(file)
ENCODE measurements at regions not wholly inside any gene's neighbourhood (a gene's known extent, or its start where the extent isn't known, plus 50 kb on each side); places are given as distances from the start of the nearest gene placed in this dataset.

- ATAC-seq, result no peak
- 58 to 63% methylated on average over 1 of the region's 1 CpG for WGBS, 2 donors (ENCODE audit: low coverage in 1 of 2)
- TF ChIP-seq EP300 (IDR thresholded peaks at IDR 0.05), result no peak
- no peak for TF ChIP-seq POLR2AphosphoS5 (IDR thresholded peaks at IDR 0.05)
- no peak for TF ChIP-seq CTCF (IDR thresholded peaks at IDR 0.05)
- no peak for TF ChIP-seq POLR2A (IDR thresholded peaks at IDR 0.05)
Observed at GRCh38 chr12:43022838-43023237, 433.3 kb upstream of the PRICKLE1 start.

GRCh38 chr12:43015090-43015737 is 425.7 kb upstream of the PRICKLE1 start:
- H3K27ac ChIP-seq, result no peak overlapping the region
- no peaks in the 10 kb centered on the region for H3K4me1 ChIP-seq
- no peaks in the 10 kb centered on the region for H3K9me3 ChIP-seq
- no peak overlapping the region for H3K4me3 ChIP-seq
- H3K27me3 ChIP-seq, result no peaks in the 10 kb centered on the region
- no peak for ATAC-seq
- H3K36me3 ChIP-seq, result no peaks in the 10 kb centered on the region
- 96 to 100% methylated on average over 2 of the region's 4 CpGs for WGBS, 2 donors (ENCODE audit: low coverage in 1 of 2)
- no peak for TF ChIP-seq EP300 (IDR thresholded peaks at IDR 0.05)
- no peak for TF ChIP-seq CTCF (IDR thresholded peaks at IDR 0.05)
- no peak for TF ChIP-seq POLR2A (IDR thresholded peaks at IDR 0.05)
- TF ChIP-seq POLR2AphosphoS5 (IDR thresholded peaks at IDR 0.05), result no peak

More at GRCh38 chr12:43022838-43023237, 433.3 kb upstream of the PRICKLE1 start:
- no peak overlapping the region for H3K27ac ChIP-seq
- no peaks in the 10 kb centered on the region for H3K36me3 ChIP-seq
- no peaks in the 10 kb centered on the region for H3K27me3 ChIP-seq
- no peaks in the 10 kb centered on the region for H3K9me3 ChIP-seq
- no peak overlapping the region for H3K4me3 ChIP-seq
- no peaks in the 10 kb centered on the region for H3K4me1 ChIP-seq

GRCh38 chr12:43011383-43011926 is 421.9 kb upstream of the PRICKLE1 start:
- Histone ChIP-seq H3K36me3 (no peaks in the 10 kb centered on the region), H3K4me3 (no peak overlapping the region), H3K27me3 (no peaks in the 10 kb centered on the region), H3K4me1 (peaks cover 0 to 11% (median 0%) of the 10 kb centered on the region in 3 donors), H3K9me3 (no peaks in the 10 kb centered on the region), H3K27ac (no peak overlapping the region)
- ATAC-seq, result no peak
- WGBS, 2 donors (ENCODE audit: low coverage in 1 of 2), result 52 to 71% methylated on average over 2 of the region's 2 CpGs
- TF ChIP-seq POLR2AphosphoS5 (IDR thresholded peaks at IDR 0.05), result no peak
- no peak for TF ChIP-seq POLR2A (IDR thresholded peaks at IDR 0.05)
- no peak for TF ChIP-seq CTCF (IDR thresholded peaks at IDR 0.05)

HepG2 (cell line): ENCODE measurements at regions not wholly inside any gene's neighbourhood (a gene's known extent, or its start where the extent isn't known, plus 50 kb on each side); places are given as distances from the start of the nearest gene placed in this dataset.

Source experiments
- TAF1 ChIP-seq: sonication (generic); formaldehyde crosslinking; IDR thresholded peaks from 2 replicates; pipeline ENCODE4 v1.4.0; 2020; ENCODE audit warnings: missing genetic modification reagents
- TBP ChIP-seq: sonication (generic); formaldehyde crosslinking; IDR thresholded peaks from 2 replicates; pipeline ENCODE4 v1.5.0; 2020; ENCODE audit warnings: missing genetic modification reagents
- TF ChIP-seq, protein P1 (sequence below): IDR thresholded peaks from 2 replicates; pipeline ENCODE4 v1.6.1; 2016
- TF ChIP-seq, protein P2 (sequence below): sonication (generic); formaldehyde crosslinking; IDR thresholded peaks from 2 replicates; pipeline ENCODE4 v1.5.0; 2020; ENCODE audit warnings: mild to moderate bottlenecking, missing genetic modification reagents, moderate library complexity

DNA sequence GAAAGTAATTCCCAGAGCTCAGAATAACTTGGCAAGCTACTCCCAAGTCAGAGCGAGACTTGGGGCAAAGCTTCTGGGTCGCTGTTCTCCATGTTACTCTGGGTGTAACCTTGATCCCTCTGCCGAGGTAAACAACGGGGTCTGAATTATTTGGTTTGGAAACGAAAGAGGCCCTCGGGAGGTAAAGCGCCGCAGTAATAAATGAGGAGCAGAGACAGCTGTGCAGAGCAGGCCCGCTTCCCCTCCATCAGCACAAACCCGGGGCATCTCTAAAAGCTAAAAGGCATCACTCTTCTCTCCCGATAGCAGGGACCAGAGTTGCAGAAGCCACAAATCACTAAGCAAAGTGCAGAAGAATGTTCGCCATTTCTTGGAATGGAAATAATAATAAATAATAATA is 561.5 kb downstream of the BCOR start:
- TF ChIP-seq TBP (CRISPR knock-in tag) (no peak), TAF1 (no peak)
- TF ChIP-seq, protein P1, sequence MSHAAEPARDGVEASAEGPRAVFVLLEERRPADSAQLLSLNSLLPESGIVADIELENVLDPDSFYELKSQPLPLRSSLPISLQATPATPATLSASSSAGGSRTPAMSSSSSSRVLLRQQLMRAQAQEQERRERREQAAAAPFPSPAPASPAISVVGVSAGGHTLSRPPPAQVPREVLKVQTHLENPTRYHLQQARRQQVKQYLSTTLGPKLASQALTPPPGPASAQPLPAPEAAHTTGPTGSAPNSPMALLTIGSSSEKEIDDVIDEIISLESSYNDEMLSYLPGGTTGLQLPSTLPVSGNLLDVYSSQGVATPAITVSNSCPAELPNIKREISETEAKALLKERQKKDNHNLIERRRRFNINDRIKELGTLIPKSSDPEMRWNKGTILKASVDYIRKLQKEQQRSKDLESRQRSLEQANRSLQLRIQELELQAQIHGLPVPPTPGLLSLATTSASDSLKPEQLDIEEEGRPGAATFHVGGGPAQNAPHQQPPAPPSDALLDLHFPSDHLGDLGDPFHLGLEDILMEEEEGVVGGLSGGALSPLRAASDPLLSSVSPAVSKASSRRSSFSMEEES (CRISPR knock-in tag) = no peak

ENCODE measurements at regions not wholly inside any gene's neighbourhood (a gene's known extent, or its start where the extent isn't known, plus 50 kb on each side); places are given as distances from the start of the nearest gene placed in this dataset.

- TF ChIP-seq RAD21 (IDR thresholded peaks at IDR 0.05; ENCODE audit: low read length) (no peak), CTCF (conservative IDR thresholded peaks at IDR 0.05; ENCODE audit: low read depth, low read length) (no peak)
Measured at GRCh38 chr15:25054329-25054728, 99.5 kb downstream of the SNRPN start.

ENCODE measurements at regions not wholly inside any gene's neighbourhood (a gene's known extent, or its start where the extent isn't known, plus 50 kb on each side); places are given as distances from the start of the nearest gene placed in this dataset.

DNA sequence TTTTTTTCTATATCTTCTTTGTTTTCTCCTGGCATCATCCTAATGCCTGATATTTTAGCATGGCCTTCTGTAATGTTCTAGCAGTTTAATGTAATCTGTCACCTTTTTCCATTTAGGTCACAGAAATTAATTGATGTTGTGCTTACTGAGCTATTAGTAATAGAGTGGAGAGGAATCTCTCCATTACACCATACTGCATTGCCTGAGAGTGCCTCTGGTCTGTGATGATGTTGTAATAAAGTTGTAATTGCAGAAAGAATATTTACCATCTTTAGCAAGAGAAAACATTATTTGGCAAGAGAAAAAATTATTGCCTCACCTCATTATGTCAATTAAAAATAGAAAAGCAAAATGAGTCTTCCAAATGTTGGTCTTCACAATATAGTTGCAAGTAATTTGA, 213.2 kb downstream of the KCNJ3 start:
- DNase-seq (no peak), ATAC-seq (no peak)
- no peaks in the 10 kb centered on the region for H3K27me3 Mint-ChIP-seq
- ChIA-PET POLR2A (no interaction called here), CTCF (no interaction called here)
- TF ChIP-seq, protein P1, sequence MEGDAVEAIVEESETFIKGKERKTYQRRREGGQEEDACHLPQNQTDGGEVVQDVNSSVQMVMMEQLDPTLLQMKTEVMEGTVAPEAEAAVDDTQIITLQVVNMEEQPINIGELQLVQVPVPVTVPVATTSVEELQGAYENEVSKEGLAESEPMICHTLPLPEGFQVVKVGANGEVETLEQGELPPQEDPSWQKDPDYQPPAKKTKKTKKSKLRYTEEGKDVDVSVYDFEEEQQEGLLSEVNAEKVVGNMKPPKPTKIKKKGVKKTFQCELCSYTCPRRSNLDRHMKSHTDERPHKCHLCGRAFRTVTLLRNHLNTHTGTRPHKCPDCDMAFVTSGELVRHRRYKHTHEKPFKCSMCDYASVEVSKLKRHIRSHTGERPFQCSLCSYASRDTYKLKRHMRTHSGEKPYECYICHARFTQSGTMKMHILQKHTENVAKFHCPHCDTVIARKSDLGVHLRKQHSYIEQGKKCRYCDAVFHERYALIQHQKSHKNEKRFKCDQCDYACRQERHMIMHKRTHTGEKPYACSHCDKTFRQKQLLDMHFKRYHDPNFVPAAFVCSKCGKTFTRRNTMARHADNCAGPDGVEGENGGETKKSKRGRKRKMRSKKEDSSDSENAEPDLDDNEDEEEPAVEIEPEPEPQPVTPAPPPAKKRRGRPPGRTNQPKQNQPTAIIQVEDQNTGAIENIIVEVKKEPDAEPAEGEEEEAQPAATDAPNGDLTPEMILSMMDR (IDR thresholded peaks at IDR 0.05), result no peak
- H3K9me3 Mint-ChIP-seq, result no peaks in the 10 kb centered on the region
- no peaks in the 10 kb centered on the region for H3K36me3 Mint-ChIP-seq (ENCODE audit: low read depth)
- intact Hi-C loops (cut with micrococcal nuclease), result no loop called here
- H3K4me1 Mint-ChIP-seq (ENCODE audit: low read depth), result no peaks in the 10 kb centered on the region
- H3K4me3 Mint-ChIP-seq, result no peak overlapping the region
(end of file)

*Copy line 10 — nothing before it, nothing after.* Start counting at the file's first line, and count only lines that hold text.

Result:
- H3K27ac ChIP-seq, result no peak overlapping the region